SEOUL, South Korea (AP) – South Korean police raided the workplace of an activist on Thursday who mentioned he threw lots of of 1000’s of propaganda leaflets at North Korea by balloon in contempt of a controversial new regulation banning such actions.
The difficulty of the propaganda leaflets has emerged as a brand new supply of animosity between the 2 Koreas, with Pyongyang calling it a provocation and threatening to retaliate.
Seoul Metropolitan Police mentioned the raid on activist Park Sang-hak’s Seoul workplace was linked to his announcement that his group had thrown balloons carrying 500,000 leaflets, 5,000 greenback payments and 500 anti-Pyongyang booklets from throughout the border final week.
They declined to offer particulars, particularly in the event that they deliberate to interview him, citing an ongoing investigation.
Park, a North Korean defector who rose to fame for his marketing campaign to ship leaflets throughout the border, launched a quick assertion saying police arrived at his workplace. His mobile phone was turned off when the Related Press tried to succeed in him for additional remark.
Park mentioned earlier that he would struggle the brand new regulation banning cross-border leaflets and proceed to launch them to permit the North Korean individuals to study the reality about their authoritarian authorities led by Kim Jong Un.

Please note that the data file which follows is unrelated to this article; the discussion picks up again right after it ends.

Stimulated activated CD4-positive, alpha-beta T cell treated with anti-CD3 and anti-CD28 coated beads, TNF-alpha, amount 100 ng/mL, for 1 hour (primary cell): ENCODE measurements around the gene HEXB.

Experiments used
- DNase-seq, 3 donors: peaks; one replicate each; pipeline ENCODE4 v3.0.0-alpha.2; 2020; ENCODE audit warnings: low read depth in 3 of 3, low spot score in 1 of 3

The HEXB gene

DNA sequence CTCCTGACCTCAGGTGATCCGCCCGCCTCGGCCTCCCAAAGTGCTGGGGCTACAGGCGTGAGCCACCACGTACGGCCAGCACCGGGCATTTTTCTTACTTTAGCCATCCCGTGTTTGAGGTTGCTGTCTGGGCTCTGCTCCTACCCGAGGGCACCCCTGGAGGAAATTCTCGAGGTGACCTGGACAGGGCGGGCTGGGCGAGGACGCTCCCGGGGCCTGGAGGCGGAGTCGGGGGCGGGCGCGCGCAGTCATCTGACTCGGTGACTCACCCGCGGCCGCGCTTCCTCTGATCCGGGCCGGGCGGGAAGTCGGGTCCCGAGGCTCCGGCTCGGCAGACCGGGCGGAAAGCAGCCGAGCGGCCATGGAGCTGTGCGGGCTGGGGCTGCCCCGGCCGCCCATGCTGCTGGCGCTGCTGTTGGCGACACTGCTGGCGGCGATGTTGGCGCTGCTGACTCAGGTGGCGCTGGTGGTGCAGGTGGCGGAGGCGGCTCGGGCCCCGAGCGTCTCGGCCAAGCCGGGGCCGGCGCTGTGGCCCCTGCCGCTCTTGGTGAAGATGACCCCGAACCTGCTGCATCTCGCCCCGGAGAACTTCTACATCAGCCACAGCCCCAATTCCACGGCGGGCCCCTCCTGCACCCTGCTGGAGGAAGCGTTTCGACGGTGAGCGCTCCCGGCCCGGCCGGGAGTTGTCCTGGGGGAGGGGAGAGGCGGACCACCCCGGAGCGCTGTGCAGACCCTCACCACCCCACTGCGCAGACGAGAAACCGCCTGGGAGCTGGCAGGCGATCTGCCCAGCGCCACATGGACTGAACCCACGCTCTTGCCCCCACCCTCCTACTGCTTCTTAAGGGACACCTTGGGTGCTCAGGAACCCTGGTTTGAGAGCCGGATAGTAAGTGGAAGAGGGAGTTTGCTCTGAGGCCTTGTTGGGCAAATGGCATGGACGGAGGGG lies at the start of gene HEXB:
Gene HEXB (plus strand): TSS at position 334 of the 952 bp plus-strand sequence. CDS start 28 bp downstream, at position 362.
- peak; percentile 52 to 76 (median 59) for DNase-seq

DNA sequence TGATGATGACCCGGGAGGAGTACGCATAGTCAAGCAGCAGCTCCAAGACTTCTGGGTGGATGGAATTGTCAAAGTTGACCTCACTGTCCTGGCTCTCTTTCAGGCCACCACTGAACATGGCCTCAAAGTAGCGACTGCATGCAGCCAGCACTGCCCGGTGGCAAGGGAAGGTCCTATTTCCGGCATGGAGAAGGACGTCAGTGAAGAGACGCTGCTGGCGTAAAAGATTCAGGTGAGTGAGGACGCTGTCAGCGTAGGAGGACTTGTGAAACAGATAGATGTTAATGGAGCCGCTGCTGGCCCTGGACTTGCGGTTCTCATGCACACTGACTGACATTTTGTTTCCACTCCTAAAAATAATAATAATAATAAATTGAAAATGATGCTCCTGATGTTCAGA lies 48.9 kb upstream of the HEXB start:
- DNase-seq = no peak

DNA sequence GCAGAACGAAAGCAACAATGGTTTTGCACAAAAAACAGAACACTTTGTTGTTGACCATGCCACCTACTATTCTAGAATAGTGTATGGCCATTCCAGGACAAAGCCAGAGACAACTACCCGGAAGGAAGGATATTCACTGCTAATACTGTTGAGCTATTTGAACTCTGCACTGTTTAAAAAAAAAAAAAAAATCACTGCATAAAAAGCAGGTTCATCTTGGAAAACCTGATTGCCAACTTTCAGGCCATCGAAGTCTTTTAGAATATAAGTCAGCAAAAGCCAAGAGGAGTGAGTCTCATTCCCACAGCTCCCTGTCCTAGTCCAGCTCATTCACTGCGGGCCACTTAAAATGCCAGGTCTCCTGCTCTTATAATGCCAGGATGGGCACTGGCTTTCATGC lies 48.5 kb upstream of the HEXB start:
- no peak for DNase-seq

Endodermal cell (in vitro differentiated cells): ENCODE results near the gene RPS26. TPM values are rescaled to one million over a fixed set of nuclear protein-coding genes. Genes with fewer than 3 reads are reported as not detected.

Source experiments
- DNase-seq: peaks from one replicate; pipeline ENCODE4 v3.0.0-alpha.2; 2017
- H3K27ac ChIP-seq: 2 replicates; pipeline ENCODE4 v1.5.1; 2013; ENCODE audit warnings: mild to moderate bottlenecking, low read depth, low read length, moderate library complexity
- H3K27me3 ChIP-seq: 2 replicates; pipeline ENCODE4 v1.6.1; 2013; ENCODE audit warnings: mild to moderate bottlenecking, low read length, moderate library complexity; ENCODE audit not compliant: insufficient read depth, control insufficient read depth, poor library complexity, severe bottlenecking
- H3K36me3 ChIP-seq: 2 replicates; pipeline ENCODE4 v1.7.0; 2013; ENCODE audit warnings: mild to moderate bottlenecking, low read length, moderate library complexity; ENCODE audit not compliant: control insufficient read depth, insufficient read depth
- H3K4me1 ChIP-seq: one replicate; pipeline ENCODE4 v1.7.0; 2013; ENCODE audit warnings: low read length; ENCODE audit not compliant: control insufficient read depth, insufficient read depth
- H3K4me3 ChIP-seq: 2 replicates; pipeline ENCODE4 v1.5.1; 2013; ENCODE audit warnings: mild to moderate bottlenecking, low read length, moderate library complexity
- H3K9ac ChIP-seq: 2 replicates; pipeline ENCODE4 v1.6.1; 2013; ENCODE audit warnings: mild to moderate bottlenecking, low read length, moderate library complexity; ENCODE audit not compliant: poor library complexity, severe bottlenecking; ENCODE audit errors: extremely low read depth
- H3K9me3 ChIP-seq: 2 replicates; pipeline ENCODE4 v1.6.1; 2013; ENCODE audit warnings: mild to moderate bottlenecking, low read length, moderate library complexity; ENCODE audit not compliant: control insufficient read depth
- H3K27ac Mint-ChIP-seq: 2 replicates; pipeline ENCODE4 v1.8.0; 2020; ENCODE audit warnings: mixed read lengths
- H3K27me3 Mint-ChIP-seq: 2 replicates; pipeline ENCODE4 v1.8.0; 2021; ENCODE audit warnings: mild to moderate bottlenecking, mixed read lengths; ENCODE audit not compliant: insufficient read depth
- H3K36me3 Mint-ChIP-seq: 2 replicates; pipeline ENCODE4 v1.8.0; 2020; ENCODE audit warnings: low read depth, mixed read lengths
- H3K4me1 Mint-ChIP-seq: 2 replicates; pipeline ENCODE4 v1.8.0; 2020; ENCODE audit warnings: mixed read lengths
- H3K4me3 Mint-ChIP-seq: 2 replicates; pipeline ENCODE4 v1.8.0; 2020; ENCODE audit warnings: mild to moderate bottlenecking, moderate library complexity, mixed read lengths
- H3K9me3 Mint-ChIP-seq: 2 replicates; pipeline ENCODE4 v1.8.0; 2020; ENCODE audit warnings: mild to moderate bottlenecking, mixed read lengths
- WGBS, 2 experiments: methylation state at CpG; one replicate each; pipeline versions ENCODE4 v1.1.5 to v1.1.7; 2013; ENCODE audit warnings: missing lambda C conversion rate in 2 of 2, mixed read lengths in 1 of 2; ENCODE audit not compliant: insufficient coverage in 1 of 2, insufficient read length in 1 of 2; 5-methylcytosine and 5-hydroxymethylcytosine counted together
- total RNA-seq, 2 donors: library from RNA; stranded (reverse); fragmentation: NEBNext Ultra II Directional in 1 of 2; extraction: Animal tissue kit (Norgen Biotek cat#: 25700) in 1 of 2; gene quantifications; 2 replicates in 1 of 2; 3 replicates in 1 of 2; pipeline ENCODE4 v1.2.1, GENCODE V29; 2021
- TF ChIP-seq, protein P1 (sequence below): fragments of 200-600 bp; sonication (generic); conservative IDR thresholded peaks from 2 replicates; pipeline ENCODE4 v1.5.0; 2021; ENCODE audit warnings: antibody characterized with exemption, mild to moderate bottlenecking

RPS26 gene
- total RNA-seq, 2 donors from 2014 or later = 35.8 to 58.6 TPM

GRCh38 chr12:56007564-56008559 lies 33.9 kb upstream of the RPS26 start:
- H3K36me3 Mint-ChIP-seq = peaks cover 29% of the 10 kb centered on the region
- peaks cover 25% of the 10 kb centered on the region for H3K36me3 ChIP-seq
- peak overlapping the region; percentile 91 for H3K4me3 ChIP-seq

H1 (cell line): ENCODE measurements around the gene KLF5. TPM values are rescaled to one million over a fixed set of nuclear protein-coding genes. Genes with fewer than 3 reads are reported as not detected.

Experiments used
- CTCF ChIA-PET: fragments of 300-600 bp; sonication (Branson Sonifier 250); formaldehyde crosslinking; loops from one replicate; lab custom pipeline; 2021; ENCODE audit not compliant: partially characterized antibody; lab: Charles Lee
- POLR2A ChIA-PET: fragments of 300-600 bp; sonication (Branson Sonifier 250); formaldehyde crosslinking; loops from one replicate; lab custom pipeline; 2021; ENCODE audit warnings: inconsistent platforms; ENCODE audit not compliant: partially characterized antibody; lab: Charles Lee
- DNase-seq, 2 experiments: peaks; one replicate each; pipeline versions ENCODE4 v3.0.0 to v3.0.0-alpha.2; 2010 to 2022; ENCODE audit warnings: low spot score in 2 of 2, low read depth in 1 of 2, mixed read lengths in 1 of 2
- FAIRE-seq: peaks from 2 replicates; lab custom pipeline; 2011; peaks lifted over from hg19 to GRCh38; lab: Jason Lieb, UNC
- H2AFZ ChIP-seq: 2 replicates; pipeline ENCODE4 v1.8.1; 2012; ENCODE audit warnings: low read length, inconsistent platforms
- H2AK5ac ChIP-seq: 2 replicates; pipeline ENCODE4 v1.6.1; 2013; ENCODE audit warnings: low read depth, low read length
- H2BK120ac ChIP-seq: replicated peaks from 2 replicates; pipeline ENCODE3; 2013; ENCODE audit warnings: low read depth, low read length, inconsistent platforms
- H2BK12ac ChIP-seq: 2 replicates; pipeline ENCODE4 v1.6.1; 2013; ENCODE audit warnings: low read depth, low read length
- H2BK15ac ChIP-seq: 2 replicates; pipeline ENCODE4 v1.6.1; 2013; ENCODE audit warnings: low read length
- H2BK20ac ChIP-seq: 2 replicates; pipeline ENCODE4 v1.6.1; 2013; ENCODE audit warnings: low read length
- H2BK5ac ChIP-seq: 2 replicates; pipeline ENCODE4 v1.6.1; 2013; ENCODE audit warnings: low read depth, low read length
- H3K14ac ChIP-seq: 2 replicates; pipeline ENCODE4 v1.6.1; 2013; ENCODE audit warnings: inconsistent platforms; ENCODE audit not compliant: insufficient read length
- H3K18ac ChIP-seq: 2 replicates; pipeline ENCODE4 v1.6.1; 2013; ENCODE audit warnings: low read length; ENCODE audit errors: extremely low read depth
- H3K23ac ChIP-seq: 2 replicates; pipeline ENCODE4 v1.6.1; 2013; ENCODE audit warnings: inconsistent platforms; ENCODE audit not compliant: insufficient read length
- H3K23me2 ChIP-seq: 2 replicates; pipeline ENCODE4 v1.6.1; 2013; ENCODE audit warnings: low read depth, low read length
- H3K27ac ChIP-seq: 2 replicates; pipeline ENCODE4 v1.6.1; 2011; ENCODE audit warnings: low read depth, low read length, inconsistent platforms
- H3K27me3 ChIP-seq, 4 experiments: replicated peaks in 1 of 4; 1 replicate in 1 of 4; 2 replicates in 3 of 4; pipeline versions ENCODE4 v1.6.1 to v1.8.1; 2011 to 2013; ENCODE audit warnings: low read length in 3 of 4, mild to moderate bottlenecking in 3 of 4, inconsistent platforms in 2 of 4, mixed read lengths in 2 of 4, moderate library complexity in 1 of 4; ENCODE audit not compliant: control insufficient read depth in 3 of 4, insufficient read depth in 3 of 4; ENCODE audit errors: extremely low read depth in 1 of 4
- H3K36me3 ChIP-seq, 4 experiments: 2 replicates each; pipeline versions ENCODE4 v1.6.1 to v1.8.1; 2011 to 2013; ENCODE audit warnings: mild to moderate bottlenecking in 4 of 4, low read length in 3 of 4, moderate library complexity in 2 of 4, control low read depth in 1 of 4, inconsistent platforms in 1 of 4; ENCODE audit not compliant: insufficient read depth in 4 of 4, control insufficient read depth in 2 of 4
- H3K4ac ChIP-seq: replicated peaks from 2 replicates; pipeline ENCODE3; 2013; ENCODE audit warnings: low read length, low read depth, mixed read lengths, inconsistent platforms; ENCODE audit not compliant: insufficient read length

South Korean officers haven’t publicly confirmed that Park in reality despatched the flyers. However in her assertion on Sunday, Kim’s highly effective sister Kim Yo Jong mentioned North Korean deserters in South Korea just lately “scattered leaflets towards” the North. She referred to as their motion an “insupportable provocation” and mentioned her authorities would study the corresponding measures.
Kim Yo Jong’s assertion has raised fears that North Korea is launching some form of provocation towards South Korea. Final 12 months, North Korea blew up an empty inter-Korean liaison workplace in its territory after Kim Yo Jong reacted with fury to related propaganda leaflets despatched to North Korea.
If confirmed, Park can be the primary particular person to face South Korean regulation that punishes such acts with as much as three years in jail. The regulation entered into drive in March.
South Korean officers have mentioned they are going to deal with Park in accordance with the regulation, however any harsh remedy may exacerbate criticism that South Korea is sacrificing free speech to enhance ties with rival North Korea. Officers say the regulation is designed to keep away from unnecessarily upsetting North Korea and to advertise the protection of South Korean residents in border areas.